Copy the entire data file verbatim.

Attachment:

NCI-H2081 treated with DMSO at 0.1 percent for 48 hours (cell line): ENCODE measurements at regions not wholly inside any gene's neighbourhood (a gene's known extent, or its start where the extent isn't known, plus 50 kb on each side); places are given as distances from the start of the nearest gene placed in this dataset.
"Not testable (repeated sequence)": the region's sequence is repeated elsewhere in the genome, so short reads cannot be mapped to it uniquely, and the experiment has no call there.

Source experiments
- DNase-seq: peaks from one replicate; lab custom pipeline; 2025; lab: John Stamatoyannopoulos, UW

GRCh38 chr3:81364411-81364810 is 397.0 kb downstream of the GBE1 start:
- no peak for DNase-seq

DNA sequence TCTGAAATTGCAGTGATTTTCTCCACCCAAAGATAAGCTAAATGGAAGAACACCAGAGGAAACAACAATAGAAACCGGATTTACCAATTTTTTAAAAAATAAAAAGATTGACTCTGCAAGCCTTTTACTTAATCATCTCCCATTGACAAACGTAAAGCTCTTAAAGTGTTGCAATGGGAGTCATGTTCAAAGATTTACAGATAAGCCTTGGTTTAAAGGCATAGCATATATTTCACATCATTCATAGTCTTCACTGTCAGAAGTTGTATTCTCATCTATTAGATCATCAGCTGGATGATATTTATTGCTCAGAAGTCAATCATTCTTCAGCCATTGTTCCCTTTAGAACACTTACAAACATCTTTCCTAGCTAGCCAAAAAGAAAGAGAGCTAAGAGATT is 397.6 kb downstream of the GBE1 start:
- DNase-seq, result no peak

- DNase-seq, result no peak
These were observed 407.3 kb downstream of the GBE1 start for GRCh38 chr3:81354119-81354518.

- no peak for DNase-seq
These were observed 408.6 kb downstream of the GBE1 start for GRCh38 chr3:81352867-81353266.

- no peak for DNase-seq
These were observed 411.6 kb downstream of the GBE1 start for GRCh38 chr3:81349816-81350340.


NCI-H2081 treated with DMSO at 0.1 percent for 48 hours (cell line): ENCODE measurements at regions not wholly inside any gene's neighbourhood (a gene's known extent, or its start where the extent isn't known, plus 50 kb on each side); places are given as distances from the start of the nearest gene placed in this dataset.
"Not testable (repeated sequence)": the region's sequence is repeated elsewhere in the genome, so short reads cannot be mapped to it uniquely, and the experiment has no call there.

Source experiments
- DNase-seq: peaks from one replicate; lab custom pipeline; 2025; lab: John Stamatoyannopoulos, UW

GRCh38 chr3:81364411-81364810 is 397.0 kb downstream of the GBE1 start:
- no peak for DNase-seq

DNA sequence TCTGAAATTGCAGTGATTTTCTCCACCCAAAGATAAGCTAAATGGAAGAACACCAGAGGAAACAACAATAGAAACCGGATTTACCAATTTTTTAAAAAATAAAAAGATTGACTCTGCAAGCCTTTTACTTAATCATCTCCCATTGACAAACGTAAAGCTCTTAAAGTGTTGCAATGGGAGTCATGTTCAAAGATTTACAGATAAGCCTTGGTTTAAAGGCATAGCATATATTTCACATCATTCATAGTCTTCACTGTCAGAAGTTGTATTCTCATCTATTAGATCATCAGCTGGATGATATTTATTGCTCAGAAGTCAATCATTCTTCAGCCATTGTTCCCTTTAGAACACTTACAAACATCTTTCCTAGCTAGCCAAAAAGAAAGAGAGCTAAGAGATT is 397.6 kb downstream of the GBE1 start:
- DNase-seq, result no peak

- DNase-seq, result no peak
These were observed 407.3 kb downstream of the GBE1 start for GRCh38 chr3:81354119-81354518.

- no peak for DNase-seq
These were observed 408.6 kb downstream of the GBE1 start for GRCh38 chr3:81352867-81353266.

- no peak for DNase-seq
These were observed 411.6 kb downstream of the GBE1 start for GRCh38 chr3:81349816-81350340.